In recent years, Royal Mail has at least begun to act responsibly as a media owner, establishing closer links with advertisers and agencies and launching its Mail Media Centre to improve the reputation and reality of the direct mail medium. This relative warming of relations between Royal Mail and agencies is threatened, though, by the current stand-off over proposed price changes for business mail. Royal Mail intends to move to a system that charges by size and shape of mailings rather than weight.
"A tax on creativity, one creative director cried last week, upset at the possibility that unusually shaped or large format mailings will become a thing of the past as advertisers worry about spiralling costs. This would be a worst-case scenario and admittedly the proposal is at consultation stage with Royal Mail at least prepared to listen. But the motivations behind the proposed switch, that would undoubtedly inhibit creativity at direct marketing agencies, are indeed worrying.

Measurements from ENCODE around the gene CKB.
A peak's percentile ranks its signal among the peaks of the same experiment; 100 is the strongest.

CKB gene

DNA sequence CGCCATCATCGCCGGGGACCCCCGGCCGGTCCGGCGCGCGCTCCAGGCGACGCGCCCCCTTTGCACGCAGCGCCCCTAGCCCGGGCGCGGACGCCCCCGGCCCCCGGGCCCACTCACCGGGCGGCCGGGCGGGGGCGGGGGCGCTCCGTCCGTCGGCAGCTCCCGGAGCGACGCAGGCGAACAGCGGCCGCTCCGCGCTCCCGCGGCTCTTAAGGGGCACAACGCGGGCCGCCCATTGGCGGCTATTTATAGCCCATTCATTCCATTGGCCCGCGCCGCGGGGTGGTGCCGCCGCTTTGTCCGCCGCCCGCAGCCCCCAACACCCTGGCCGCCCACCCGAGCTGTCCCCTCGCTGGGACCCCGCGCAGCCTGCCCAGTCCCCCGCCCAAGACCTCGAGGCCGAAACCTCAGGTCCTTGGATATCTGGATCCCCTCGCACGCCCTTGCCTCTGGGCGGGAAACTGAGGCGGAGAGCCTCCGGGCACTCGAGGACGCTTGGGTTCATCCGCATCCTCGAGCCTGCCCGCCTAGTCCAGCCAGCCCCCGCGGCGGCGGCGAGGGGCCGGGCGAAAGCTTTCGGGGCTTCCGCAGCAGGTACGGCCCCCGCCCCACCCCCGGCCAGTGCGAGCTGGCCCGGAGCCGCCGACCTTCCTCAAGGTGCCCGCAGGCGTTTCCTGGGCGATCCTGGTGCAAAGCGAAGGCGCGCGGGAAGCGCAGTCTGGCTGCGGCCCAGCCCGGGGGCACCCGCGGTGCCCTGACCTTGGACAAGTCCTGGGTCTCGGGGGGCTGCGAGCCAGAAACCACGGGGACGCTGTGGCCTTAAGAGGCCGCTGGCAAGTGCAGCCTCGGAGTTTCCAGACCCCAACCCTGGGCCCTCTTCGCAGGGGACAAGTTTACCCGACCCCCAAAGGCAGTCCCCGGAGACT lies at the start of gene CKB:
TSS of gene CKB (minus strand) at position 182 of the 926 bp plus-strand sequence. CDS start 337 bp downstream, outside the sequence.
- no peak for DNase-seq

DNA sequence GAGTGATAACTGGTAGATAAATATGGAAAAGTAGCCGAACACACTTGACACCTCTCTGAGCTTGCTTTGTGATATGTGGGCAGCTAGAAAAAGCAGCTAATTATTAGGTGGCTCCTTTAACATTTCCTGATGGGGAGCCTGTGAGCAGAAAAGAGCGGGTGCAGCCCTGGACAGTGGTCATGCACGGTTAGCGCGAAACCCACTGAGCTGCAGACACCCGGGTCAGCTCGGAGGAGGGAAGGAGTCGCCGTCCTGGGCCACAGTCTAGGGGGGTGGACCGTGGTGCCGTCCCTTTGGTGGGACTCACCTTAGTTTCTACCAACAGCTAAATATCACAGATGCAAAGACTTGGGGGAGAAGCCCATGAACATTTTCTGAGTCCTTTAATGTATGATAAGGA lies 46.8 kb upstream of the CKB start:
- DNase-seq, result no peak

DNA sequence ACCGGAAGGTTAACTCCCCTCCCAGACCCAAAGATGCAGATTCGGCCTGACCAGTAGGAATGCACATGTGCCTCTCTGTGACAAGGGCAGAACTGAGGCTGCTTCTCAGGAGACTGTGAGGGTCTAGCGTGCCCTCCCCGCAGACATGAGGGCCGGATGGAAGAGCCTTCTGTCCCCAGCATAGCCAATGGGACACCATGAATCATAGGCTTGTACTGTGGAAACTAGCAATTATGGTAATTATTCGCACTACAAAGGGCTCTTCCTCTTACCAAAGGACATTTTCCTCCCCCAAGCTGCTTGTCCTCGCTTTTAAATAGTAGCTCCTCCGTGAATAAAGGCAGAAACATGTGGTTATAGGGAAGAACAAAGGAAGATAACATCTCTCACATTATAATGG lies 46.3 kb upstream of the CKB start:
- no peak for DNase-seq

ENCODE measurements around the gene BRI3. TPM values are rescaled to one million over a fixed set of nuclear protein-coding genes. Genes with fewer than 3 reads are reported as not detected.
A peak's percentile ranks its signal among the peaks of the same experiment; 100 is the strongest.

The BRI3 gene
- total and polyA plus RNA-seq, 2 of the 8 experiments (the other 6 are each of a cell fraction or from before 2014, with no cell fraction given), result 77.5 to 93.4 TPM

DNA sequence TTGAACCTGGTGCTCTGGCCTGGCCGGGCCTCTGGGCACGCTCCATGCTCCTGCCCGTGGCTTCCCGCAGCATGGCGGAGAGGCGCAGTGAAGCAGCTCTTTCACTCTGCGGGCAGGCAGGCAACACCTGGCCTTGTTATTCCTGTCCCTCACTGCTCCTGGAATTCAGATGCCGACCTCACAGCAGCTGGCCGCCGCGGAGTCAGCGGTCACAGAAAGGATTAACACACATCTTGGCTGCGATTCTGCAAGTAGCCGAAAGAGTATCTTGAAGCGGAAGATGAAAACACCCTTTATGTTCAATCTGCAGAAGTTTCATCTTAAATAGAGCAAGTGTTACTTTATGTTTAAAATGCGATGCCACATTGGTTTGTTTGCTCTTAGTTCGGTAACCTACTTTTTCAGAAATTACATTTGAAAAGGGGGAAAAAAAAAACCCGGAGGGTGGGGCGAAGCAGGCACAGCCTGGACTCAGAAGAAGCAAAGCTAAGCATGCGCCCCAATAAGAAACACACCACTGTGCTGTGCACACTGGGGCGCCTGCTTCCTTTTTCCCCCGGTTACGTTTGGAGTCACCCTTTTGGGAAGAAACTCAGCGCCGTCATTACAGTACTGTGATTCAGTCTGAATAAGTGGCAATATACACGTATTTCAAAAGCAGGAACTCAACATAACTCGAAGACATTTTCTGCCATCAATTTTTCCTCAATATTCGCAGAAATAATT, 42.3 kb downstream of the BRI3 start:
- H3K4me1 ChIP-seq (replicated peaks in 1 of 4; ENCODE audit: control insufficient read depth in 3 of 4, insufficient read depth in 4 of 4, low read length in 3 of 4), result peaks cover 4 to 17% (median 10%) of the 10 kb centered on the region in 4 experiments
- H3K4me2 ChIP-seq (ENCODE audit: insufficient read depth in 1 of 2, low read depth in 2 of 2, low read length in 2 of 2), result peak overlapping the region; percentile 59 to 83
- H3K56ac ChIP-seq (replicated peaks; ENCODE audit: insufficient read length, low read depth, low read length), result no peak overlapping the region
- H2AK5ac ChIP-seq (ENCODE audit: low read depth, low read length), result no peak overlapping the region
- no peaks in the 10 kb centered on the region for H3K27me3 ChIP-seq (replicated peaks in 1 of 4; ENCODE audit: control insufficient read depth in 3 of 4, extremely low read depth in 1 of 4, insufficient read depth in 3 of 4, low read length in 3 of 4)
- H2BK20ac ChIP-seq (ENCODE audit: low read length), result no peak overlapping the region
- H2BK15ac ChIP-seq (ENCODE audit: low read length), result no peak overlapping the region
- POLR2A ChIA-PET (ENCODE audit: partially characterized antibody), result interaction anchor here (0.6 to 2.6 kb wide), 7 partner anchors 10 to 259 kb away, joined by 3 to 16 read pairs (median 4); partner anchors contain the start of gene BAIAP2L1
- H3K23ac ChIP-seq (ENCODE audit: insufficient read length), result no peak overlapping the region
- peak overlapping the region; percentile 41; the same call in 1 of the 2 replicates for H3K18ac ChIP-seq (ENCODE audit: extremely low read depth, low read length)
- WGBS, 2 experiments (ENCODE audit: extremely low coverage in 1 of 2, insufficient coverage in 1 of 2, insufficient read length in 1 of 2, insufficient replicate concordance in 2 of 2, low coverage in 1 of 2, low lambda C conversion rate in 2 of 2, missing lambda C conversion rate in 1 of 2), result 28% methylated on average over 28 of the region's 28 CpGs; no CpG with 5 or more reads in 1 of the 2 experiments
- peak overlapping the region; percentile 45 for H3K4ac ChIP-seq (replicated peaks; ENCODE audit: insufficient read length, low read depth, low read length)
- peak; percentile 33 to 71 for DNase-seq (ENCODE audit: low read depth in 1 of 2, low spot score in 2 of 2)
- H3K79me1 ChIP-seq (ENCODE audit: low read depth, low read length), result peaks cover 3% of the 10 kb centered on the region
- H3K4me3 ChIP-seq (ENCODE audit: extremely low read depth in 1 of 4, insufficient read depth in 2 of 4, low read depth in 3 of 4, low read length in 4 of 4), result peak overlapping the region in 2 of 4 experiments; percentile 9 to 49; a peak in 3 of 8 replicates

Royal Mail is solely concerned with helping its parent company address losses of £1.5 million a day and must change its cost base accordingly.
It says that it costs more to deal with larger or unusually shaped mail, therefore it needs to increase revenue from such activity.
But this ignores the fact that the UK's advertisers are already a cash cow for an ailing monopoly. Their needs have been too often neglected by Royal Mail and in the past they have had no choice but to cough up.
In the next year this will change as competition enters the business mail market. Royal Mail's behaviour on the pricing issue will be closely monitored by agencies and advertisers as they decide where to place their spend.